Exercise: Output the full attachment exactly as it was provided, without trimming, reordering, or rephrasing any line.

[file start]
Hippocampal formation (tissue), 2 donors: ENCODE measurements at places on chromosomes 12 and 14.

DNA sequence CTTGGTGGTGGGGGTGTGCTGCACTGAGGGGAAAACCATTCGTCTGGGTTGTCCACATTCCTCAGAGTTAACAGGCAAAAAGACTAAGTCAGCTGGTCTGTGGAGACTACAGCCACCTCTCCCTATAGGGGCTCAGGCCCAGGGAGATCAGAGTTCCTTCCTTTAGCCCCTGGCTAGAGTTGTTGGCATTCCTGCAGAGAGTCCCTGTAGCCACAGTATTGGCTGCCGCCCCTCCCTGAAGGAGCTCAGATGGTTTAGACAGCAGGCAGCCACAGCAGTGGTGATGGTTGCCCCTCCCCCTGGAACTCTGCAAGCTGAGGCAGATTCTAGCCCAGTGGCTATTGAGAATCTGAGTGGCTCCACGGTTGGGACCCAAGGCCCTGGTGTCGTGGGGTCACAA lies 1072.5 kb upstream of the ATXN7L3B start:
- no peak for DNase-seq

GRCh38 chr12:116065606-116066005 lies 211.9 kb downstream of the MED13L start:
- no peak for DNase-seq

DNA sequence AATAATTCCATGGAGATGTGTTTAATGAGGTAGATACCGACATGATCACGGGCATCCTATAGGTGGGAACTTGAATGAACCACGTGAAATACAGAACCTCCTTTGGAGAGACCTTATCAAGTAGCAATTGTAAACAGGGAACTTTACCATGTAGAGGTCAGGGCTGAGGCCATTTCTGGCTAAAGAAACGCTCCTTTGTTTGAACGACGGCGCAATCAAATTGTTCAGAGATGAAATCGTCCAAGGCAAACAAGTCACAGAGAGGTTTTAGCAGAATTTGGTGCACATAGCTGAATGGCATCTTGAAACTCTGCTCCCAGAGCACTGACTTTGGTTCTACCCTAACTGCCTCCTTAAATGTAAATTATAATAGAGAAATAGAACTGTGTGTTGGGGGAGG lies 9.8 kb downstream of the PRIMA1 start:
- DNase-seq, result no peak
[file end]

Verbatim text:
Hippocampal formation (tissue), 2 donors: ENCODE measurements at places on chromosomes 12 and 14.

DNA sequence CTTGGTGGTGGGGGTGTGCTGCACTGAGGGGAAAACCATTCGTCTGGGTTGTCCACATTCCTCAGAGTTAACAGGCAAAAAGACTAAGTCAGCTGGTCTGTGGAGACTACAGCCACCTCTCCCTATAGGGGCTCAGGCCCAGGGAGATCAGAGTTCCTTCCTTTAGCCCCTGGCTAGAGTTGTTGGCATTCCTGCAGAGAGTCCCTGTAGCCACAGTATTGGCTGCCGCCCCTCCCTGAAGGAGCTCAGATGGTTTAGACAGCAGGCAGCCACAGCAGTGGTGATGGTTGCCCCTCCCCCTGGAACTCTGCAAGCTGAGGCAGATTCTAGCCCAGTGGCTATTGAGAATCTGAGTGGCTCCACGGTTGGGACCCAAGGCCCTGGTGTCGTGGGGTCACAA lies 1072.5 kb upstream of the ATXN7L3B start:
- no peak for DNase-seq

GRCh38 chr12:116065606-116066005 lies 211.9 kb downstream of the MED13L start:
- no peak for DNase-seq

DNA sequence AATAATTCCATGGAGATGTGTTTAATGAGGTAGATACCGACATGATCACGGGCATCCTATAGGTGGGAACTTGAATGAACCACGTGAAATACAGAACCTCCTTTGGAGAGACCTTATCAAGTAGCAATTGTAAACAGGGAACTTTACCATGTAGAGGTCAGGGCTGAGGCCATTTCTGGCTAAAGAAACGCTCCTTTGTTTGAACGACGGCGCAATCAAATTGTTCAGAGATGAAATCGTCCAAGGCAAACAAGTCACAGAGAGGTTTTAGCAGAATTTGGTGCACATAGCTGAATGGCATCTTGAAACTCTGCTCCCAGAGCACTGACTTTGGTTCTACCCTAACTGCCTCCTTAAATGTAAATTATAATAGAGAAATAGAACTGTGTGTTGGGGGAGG lies 9.8 kb downstream of the PRIMA1 start:
- DNase-seq, result no peak